It was autumn and outside it was darker than in other days. Loren remembers perfectly the first day of school. He was the only gypsy child from his generation who received school education. „I remember as if it were yesterday. It was only me in the classroom, and the rest Romanian children, but I didn’t feel that I am treated differently. Never, never”, says the Young mediator. At the Faculty of Philosophy and Political Sciences from Iasi, Loren enrolled to a course of 6 months of school mediator. He seemed then and he still seems now, that he was made for that. „In order to be a good mediator, you must take part of the community, in order to get to know the gypsies needs, to be one of them. A mediator is a saviour of underprivileged children”, says the young graduate. His voice drops down and his eyes become serious, they lose for a moment the playful glance. He rubs the scarf in his brown hands and he arranges his collar. It’s not a funny thing with the stereotypes and discrimination. He didn’t feel it, but he sees it around him. „ I am aware of these. I can see gypsies who go to the shop or stand in a line somewhere and they are treated, so… (No. long break, waves his hands, to help him find a suitable word)… not bad. Not even discriminatory. It seems distant. With… indifference. “Yes, this is the word”.…

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Jennifer does not sit one second. She moves on her chair and she is about to hold the table in her arms because she wants so much to write with the chalk on the blackboard. She is a few years older than the other children from the classroom, this because you start from zero with everybody, from the alphabet, to complex compositions. When Loren puts her to read in a loud voice, the girl forgets that she didn’t turn the page and she skims it fast until she reaches at 23. She reads stumbling a short story about wolves. She follows the line with her thin finger as a little branch ready to crack. From the classroom, everyone whispers her. She is confused, but she recovers herself when Loren reads at the same time with.

The children from Romani language classroom have an appetite to learn as for fresh pies, but not all of them always come to classes. Sometimes they stay at home to help their parents with the housework or on the field. As a school mediator, Loren is not only a teacher for the gypsy pupils. He is also their friend. And a guide. He takes care that everyone should come to school and he scolds them every time when they skip classes, like a father who grabs his children’s ears. Loren says that „the majority skip classes because maybe they do not have what to wear in that specific day, they do not have shoes, or detergent in order to have clean clothes or they do not have a food package at school”. Gypsy women are very proud and they do not send their children to school in any circumstances. He walks from door to door, to see why the desks were empty at school, when the children should have put their books on them. But, anyway, „since I came, for 1 year, I feel that they are not absent as before”. Also since he came, the parents involved more in their children’s education. Loren organized different cultural activities with the gypsy children, even he recovered together with his sister, Bahtale (in Romani means „luck) and a band of gypsy dances. On the walls of a room next to the teacher’s room, Loren hung up photos from different activities and he is so proud of them.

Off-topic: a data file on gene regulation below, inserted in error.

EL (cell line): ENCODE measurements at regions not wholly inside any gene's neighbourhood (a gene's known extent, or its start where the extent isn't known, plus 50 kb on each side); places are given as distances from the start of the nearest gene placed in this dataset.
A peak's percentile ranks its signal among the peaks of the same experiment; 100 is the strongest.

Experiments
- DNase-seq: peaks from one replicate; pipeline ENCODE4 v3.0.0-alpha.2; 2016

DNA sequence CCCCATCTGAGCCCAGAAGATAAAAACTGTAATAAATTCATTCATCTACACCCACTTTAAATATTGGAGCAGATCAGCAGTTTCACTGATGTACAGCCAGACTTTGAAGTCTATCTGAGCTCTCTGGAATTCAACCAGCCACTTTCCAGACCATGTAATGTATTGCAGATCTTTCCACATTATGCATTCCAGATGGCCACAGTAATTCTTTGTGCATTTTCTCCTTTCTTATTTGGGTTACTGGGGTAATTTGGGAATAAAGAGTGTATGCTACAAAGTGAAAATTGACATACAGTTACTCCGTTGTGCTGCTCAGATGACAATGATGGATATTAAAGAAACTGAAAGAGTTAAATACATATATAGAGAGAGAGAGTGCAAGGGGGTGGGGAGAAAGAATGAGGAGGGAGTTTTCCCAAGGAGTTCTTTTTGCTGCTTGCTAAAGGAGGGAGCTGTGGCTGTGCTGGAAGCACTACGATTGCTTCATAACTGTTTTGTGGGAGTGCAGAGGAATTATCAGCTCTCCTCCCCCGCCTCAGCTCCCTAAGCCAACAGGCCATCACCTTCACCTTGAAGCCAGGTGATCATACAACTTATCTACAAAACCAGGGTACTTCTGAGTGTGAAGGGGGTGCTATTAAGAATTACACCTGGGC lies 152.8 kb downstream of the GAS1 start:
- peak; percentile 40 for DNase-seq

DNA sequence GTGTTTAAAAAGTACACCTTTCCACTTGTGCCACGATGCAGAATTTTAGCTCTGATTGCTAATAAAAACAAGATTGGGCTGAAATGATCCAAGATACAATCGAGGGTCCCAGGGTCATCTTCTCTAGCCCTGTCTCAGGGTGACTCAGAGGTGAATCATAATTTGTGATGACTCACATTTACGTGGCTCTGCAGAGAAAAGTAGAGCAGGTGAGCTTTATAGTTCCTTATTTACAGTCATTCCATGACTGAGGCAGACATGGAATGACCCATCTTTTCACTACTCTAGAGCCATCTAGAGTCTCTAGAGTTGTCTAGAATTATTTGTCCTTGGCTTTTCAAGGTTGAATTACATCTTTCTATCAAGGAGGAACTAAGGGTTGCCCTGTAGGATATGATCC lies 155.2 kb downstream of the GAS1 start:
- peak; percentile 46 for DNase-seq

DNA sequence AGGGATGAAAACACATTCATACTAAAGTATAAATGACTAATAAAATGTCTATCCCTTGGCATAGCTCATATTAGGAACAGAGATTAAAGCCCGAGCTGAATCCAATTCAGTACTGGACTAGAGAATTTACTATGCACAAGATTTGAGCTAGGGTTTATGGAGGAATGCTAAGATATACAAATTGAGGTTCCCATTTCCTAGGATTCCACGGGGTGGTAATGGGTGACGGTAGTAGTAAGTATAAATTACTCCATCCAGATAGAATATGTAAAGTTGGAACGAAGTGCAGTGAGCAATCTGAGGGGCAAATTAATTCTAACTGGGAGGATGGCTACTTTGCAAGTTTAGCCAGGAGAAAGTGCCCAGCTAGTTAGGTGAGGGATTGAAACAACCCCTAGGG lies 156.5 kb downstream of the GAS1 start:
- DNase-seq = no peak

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The Young man fights that the stereotypes about gypsies could die slowly, but surely. It cannot be sudden, says he. But he feels that he is on the right track and does not want to ever stumble. „This bad expression «if you are bad, I will give you to gypsies» says many things about the way people see the gypsy ethny. It is so wrong, oh my God”. He covers his forehead with his hand in a gesture of incapacity.

When Romani class is over, in the classroom do not remain but the words on the blackboard. In the middle, among those which in Romanian would translate „warm”, „small” or „young”, stays the sentence which Jennifer wrote so proudly: „Muro vast ckerel”. „My hands work”.

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* Note:
According to O.M.E.C.T. no. 1539/2007 regarding the norms of circumscription and activity of the school mediator, the main responsibility of this is „to support the participation of all the children from the community at the general mandatory education, by encouraging the involvement of the parents in their children’s education and in school’s life and facilitating the collaboration between family-community-school”. Another responsibility of this is to be involved actively in organizing multicultural activities through which he/she can promote the ethno cultural characteristics in the educational environment.

This article can be also read here: http://unblogobisnuit.com/2014/12/19/limba-noastra-i-o-comoara/.